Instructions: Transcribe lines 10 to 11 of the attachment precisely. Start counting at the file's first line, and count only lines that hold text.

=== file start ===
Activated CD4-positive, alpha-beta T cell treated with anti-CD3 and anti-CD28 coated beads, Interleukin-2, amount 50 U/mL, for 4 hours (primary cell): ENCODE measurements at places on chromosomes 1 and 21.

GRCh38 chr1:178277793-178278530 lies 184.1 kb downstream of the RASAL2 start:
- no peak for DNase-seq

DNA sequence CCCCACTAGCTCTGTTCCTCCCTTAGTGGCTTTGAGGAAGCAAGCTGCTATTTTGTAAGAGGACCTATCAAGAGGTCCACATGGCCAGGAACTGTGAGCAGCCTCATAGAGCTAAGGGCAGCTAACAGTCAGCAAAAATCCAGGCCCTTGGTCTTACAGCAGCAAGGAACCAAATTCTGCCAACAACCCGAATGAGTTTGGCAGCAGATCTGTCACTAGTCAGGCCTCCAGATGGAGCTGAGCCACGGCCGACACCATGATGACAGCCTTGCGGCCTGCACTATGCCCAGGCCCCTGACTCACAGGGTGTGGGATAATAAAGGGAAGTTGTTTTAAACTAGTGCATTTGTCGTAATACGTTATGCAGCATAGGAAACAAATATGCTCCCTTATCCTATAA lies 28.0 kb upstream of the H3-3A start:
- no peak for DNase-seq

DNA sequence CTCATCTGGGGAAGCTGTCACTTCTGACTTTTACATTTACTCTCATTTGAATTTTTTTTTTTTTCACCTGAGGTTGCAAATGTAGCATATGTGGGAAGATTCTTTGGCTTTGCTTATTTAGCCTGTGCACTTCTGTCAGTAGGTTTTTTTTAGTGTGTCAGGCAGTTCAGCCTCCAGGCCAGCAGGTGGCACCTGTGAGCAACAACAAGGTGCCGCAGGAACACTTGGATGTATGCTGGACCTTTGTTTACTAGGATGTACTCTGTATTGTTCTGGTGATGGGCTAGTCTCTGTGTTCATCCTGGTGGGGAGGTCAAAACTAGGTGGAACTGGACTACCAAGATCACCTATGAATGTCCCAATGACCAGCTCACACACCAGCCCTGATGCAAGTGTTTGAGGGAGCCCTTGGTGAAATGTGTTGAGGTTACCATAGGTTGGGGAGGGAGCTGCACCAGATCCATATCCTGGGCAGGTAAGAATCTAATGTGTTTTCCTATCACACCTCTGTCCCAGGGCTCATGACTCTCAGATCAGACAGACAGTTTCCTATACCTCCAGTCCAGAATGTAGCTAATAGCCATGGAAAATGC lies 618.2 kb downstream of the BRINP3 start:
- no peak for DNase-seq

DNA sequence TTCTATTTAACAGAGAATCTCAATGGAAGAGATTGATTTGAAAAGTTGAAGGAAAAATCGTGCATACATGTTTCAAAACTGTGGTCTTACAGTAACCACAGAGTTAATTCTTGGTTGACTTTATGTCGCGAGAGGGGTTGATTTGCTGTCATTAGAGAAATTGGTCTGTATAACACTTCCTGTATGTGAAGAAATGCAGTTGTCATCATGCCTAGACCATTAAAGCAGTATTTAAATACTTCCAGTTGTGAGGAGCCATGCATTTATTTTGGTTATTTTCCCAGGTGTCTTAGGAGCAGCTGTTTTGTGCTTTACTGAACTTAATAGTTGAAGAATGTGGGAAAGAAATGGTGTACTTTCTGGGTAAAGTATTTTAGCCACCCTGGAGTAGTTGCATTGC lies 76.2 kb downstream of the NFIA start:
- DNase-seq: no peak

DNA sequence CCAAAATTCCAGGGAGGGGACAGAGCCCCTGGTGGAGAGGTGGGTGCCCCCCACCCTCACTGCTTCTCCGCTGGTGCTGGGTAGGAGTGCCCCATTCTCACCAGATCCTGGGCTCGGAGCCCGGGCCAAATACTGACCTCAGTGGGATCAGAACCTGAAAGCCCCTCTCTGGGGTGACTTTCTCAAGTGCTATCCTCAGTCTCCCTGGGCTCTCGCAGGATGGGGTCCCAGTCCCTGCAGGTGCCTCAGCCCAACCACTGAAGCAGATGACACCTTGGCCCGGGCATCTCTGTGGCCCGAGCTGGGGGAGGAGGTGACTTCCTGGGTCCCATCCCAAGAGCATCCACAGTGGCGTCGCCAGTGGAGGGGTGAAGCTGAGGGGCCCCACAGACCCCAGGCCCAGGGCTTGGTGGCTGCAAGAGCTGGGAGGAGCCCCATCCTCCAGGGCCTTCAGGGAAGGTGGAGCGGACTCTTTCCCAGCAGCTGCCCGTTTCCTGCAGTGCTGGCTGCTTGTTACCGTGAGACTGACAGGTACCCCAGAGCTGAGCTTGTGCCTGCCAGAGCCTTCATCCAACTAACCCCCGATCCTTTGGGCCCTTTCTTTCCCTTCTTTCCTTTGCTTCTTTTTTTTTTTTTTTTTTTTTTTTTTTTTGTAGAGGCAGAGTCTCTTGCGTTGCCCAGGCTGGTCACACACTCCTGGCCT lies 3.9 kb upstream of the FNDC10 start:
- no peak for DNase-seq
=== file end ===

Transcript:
DNA sequence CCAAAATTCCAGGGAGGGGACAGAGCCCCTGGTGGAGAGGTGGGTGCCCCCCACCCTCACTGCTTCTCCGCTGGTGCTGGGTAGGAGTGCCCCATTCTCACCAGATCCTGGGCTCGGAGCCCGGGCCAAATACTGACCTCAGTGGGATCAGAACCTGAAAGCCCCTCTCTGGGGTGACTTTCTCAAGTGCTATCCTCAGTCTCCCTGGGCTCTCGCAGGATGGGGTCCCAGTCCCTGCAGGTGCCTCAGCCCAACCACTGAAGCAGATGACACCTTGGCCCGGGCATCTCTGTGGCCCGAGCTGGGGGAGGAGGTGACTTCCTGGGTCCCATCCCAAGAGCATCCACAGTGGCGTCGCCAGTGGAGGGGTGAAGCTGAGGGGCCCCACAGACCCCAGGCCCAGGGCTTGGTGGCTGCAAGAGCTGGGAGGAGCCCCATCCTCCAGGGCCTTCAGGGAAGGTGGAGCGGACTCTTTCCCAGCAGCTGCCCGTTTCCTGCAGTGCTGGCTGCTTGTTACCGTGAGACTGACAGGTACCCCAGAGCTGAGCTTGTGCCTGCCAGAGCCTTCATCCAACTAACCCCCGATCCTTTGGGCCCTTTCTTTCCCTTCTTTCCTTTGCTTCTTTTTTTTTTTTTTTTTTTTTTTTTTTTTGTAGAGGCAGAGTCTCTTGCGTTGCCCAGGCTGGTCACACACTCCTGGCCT lies 3.9 kb upstream of the FNDC10 start:
- no peak for DNase-seq